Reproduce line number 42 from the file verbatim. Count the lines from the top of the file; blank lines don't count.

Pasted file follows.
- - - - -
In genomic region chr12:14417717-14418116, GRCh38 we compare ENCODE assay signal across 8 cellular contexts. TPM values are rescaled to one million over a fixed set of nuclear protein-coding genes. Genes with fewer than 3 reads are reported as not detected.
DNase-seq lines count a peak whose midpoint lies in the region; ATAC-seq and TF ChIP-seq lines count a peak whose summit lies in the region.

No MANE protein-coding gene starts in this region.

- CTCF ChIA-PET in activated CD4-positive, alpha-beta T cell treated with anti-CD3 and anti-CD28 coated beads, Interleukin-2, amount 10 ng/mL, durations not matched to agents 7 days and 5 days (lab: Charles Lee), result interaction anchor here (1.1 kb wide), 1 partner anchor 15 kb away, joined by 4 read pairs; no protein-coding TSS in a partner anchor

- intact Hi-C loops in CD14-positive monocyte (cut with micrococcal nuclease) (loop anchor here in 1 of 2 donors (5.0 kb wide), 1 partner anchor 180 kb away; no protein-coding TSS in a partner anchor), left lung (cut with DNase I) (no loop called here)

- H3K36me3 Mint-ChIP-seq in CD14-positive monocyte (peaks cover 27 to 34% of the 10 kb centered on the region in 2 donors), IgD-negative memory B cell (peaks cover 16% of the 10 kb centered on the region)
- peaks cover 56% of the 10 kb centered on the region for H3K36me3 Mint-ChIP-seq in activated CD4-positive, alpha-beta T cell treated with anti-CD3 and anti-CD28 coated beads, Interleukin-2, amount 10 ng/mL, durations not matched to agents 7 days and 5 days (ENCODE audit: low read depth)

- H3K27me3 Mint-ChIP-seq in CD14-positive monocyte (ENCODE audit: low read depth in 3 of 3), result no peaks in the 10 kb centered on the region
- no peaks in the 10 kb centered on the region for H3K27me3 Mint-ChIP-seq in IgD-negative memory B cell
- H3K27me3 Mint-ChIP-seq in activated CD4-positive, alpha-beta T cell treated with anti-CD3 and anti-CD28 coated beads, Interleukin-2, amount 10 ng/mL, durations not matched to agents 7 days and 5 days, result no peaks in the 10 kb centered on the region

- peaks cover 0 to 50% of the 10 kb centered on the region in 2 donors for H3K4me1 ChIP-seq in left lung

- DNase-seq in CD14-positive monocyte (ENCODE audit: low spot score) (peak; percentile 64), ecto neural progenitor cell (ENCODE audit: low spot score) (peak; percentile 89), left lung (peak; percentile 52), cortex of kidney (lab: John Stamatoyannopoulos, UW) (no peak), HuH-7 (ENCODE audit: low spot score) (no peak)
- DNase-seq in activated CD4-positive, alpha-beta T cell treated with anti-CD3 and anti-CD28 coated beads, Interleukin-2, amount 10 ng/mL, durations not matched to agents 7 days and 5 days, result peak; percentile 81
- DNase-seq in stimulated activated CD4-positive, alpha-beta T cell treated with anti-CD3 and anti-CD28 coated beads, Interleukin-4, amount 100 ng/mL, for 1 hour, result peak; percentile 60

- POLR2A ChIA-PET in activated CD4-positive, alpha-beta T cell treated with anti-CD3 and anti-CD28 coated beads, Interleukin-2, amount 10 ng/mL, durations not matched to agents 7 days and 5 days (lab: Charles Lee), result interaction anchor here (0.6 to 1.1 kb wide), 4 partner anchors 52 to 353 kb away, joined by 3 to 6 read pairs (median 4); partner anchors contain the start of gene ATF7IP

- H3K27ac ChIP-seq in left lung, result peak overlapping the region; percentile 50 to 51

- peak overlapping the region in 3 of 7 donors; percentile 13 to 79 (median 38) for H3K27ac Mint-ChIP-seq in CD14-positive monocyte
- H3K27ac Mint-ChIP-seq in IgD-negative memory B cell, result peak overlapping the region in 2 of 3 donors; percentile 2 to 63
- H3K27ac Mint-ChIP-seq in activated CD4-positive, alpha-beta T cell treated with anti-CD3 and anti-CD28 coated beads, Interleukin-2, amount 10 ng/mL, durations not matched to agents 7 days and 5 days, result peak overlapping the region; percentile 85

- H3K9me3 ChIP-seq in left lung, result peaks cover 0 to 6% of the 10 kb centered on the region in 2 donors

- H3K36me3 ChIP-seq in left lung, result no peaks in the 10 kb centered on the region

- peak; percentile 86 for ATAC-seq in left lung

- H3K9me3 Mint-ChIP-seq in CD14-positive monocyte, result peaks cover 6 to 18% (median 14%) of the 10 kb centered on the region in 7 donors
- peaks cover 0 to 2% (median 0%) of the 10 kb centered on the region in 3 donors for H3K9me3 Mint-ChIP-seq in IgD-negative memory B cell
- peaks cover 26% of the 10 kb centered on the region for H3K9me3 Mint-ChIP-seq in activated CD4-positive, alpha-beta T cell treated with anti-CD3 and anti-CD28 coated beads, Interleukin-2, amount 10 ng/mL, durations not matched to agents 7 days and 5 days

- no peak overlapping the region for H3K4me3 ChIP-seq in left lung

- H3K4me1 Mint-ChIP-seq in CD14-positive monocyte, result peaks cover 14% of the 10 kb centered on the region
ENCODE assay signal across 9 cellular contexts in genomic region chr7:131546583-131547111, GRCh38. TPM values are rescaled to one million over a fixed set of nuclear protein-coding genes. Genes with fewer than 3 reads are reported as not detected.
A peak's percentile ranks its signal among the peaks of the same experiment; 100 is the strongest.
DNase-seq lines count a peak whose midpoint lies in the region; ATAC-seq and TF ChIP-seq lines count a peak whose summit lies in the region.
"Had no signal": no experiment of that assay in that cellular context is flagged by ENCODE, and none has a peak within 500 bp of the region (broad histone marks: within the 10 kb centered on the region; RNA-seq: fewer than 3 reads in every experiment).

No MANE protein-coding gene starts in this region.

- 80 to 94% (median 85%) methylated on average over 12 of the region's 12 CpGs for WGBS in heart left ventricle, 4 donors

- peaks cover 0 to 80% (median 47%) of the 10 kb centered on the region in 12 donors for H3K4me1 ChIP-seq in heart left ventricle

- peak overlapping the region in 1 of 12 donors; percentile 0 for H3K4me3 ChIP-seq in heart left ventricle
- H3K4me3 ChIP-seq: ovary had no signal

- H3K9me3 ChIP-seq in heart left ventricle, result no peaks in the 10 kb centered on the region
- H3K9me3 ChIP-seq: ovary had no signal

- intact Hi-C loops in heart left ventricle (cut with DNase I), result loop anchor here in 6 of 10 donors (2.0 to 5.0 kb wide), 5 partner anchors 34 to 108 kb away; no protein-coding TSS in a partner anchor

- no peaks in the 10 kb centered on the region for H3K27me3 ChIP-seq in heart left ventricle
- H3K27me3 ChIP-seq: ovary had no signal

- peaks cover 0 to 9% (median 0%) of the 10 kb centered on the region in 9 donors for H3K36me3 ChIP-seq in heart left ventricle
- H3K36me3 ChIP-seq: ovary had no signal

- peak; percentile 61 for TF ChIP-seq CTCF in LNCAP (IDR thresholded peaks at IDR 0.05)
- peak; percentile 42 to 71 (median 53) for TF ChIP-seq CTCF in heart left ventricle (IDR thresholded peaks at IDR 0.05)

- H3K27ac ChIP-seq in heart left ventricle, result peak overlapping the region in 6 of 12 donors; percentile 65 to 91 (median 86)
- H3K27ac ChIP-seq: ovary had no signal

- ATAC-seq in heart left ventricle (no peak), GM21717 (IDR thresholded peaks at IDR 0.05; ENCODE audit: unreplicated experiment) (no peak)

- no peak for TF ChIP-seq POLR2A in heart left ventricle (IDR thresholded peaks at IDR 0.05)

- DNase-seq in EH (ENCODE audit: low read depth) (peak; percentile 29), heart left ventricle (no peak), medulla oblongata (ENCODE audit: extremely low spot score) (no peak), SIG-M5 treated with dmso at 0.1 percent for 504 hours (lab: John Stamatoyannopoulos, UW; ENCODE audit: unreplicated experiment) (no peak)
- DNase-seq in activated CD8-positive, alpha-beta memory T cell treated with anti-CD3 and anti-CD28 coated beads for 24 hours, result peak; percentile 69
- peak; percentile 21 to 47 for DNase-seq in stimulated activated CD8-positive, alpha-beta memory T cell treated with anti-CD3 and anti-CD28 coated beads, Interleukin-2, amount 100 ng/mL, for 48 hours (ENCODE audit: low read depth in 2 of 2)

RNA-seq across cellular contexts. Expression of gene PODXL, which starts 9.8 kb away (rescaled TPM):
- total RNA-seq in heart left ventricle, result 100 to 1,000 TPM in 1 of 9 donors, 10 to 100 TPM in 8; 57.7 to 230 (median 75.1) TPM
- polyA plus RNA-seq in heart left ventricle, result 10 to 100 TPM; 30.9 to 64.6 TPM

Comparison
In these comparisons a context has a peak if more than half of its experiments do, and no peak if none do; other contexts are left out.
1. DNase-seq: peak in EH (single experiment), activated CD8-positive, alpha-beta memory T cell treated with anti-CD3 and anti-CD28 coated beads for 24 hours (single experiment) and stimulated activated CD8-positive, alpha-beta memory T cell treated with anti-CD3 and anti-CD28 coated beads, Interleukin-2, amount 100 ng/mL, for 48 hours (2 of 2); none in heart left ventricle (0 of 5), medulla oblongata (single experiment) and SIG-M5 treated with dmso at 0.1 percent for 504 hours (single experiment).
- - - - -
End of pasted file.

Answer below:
- peaks cover 0 to 9% (median 0%) of the 10 kb centered on the region in 9 donors for H3K36me3 ChIP-seq in heart left ventricle